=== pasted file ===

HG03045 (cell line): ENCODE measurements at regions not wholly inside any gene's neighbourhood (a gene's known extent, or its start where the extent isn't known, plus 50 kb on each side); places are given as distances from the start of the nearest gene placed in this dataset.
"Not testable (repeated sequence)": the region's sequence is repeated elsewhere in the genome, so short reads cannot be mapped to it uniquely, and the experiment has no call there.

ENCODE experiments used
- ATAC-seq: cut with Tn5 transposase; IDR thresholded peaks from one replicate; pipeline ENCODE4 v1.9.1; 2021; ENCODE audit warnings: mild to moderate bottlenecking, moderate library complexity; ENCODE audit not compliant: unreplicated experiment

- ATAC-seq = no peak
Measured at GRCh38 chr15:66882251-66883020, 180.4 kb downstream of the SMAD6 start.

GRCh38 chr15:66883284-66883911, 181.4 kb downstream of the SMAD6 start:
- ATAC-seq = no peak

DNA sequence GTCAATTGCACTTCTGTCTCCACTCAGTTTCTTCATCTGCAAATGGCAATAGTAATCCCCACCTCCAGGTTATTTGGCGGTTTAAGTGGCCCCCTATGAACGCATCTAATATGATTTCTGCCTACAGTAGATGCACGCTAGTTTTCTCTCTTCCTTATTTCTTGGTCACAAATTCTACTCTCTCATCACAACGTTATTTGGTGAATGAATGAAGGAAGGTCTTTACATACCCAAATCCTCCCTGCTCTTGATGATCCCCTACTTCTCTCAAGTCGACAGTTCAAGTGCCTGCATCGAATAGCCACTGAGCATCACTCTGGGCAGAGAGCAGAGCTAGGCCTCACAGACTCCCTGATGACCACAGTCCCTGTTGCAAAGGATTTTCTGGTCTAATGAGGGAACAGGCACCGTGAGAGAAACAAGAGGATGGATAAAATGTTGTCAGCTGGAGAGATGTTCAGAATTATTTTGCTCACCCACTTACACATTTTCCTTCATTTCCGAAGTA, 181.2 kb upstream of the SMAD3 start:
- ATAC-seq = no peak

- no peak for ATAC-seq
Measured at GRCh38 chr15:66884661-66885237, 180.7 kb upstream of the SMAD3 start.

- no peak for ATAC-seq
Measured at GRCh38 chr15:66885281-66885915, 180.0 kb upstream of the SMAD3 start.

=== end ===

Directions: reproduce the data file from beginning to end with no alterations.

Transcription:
HG03045 (cell line): ENCODE measurements at regions not wholly inside any gene's neighbourhood (a gene's known extent, or its start where the extent isn't known, plus 50 kb on each side); places are given as distances from the start of the nearest gene placed in this dataset.
"Not testable (repeated sequence)": the region's sequence is repeated elsewhere in the genome, so short reads cannot be mapped to it uniquely, and the experiment has no call there.

ENCODE experiments used
- ATAC-seq: cut with Tn5 transposase; IDR thresholded peaks from one replicate; pipeline ENCODE4 v1.9.1; 2021; ENCODE audit warnings: mild to moderate bottlenecking, moderate library complexity; ENCODE audit not compliant: unreplicated experiment

- ATAC-seq = no peak
Measured at GRCh38 chr15:66882251-66883020, 180.4 kb downstream of the SMAD6 start.

GRCh38 chr15:66883284-66883911, 181.4 kb downstream of the SMAD6 start:
- ATAC-seq = no peak

DNA sequence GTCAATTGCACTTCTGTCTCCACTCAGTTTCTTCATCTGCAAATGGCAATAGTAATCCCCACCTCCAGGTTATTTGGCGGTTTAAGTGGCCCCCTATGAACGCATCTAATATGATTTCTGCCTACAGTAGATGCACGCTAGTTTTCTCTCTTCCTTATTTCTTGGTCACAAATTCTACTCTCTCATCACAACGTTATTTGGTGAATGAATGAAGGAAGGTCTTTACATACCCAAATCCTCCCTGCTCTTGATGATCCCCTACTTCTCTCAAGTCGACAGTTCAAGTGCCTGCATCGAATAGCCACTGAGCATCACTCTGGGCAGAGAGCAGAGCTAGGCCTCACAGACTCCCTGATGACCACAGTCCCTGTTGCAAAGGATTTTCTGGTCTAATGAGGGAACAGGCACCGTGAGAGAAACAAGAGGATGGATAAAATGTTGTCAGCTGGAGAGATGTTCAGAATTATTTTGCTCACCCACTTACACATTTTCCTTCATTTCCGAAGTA, 181.2 kb upstream of the SMAD3 start:
- ATAC-seq = no peak

- no peak for ATAC-seq
Measured at GRCh38 chr15:66884661-66885237, 180.7 kb upstream of the SMAD3 start.

- no peak for ATAC-seq
Measured at GRCh38 chr15:66885281-66885915, 180.0 kb upstream of the SMAD3 start.